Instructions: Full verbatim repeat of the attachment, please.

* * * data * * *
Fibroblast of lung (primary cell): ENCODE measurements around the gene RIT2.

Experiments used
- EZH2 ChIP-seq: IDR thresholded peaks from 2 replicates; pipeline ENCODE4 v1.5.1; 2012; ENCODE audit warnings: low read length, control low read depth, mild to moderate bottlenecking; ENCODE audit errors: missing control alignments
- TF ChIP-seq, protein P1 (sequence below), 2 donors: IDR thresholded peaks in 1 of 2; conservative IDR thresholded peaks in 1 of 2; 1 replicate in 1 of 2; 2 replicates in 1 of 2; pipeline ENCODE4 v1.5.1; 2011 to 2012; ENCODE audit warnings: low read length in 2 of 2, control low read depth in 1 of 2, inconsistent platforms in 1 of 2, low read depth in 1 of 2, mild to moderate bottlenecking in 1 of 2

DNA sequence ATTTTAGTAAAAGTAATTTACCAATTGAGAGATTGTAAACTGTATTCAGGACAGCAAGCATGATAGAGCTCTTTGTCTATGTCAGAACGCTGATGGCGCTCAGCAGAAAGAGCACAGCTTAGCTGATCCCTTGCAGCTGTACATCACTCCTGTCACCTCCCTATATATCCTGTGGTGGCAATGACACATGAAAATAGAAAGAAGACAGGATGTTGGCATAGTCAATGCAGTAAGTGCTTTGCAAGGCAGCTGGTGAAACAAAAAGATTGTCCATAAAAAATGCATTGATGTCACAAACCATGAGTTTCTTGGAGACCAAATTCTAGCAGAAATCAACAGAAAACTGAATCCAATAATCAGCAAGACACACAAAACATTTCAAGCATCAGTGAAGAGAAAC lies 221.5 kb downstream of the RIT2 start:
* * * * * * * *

Fibroblast of lung (primary cell): ENCODE measurements around the gene RIT2.

Experiments used
- EZH2 ChIP-seq: IDR thresholded peaks from 2 replicates; pipeline ENCODE4 v1.5.1; 2012; ENCODE audit warnings: low read length, control low read depth, mild to moderate bottlenecking; ENCODE audit errors: missing control alignments
- TF ChIP-seq, protein P1 (sequence below), 2 donors: IDR thresholded peaks in 1 of 2; conservative IDR thresholded peaks in 1 of 2; 1 replicate in 1 of 2; 2 replicates in 1 of 2; pipeline ENCODE4 v1.5.1; 2011 to 2012; ENCODE audit warnings: low read length in 2 of 2, control low read depth in 1 of 2, inconsistent platforms in 1 of 2, low read depth in 1 of 2, mild to moderate bottlenecking in 1 of 2

DNA sequence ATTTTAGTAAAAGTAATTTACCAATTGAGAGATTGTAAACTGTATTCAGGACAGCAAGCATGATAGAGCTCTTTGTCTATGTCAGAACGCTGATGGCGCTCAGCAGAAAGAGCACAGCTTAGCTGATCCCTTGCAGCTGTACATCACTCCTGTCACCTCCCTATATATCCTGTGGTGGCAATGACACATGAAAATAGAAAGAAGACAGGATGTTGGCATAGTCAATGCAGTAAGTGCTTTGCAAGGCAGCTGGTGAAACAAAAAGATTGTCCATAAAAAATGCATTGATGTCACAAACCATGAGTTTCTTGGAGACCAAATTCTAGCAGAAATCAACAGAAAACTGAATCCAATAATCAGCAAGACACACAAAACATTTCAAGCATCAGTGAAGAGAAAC lies 221.5 kb downstream of the RIT2 start: